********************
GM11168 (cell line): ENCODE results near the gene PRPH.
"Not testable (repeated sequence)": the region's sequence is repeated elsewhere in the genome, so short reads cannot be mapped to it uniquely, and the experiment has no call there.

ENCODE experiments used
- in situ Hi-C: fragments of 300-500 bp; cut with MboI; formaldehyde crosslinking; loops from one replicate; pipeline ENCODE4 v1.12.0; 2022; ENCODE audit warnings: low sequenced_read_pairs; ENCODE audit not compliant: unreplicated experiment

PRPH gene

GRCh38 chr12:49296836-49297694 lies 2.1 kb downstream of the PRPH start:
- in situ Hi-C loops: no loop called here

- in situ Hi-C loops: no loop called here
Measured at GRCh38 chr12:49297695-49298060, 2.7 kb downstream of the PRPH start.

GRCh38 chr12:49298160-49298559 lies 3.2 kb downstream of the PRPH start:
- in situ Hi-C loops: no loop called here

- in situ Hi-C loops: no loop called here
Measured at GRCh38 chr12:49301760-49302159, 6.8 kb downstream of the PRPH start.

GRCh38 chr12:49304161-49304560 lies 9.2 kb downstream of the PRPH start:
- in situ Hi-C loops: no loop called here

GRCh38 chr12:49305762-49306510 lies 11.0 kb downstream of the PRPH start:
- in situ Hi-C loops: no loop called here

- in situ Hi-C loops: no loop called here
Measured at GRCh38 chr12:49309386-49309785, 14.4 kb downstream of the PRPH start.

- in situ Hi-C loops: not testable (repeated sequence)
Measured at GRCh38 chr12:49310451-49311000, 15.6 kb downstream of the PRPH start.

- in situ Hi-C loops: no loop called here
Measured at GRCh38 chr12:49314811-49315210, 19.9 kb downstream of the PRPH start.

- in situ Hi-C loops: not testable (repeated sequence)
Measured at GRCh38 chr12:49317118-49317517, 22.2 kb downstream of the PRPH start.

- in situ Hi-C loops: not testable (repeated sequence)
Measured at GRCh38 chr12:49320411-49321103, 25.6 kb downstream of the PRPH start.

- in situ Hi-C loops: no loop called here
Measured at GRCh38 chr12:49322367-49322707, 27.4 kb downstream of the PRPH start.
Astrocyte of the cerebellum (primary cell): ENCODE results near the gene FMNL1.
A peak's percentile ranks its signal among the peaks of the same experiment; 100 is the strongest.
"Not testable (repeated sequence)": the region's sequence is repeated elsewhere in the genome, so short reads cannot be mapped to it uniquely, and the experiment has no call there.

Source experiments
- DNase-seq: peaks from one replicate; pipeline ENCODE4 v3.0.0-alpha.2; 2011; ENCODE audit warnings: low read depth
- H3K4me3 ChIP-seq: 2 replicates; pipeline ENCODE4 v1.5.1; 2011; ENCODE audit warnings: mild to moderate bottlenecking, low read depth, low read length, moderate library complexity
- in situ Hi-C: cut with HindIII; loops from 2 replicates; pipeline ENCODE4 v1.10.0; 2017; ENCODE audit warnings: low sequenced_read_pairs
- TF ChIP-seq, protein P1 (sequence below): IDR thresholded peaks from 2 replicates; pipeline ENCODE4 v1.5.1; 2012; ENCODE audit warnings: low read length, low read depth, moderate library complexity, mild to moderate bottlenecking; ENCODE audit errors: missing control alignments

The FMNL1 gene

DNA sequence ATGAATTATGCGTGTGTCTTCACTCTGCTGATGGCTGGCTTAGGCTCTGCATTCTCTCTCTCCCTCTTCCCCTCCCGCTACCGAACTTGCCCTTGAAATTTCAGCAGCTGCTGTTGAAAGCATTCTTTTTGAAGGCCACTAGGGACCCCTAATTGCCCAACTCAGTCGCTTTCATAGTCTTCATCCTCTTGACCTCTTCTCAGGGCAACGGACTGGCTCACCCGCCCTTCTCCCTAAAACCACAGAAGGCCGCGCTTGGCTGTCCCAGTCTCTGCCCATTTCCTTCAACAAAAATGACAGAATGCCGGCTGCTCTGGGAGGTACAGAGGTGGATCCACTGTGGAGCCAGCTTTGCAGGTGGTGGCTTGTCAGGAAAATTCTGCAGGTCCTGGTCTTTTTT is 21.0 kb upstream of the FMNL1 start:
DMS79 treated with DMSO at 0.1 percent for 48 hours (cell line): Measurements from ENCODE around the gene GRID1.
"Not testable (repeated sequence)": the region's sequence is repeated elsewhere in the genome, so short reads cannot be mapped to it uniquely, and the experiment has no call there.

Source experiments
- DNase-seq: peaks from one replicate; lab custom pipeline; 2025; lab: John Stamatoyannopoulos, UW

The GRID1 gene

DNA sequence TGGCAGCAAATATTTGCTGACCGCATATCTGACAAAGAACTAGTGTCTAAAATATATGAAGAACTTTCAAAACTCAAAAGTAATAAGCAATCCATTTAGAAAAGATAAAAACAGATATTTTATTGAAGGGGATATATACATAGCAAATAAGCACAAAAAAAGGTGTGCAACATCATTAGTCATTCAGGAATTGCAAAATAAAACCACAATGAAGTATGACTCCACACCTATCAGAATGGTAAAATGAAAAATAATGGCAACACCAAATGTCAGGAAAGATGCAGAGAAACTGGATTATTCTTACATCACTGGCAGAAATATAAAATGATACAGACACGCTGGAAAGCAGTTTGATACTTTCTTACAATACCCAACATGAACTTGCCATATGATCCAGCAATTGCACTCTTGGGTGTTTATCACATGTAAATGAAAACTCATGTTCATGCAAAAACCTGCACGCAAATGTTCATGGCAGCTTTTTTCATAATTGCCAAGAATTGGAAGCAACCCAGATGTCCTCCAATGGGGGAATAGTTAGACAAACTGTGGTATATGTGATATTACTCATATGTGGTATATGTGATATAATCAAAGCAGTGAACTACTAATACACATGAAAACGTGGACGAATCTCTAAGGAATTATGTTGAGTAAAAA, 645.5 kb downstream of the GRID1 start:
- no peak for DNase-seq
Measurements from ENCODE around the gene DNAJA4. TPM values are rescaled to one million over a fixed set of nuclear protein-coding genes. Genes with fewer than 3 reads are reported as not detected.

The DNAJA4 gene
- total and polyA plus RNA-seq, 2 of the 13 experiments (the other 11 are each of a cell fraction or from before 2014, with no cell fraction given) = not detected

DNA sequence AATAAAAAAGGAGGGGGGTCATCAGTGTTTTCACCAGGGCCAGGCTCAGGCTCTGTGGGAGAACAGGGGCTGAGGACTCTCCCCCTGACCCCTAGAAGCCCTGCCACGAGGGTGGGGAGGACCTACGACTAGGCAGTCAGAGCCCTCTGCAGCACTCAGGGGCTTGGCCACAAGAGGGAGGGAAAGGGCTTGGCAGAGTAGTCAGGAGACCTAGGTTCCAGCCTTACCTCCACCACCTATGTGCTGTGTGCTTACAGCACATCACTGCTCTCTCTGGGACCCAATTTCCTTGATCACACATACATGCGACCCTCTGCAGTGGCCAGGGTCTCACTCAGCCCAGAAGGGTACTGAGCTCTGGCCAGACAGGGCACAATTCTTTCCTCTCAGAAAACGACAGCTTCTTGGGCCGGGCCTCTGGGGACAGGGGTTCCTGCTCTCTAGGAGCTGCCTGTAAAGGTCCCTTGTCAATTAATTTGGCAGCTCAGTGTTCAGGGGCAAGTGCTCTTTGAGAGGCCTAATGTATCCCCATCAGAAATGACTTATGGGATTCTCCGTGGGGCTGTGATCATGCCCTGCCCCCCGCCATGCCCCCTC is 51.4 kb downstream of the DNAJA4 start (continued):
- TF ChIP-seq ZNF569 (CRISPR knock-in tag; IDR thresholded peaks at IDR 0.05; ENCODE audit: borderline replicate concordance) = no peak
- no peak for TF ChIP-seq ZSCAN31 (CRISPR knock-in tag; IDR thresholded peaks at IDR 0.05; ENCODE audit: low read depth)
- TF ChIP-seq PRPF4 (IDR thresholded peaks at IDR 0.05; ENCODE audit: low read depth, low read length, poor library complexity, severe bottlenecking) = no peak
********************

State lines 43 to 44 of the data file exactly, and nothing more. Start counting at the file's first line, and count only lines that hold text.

- DNase-seq: peaks from one replicate; lab custom pipeline; 2025; lab: John Stamatoyannopoulos, UW

The GRID1 gene